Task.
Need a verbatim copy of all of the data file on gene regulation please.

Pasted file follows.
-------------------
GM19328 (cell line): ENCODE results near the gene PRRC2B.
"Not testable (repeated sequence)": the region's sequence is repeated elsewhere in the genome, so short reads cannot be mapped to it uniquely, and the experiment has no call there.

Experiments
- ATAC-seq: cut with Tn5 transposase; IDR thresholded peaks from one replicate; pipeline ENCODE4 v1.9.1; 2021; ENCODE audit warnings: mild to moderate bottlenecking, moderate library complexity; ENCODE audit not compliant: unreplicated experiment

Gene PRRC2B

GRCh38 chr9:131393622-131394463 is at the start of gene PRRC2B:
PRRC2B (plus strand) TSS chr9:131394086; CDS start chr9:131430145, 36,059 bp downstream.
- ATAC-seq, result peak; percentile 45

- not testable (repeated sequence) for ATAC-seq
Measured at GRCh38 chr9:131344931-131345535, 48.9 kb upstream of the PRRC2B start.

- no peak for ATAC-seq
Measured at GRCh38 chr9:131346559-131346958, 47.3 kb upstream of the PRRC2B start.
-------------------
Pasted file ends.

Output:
GM19328 (cell line): ENCODE results near the gene PRRC2B.
"Not testable (repeated sequence)": the region's sequence is repeated elsewhere in the genome, so short reads cannot be mapped to it uniquely, and the experiment has no call there.

Experiments
- ATAC-seq: cut with Tn5 transposase; IDR thresholded peaks from one replicate; pipeline ENCODE4 v1.9.1; 2021; ENCODE audit warnings: mild to moderate bottlenecking, moderate library complexity; ENCODE audit not compliant: unreplicated experiment

Gene PRRC2B

GRCh38 chr9:131393622-131394463 is at the start of gene PRRC2B:
PRRC2B (plus strand) TSS chr9:131394086; CDS start chr9:131430145, 36,059 bp downstream.
- ATAC-seq, result peak; percentile 45

- not testable (repeated sequence) for ATAC-seq
Measured at GRCh38 chr9:131344931-131345535, 48.9 kb upstream of the PRRC2B start.

- no peak for ATAC-seq
Measured at GRCh38 chr9:131346559-131346958, 47.3 kb upstream of the PRRC2B start.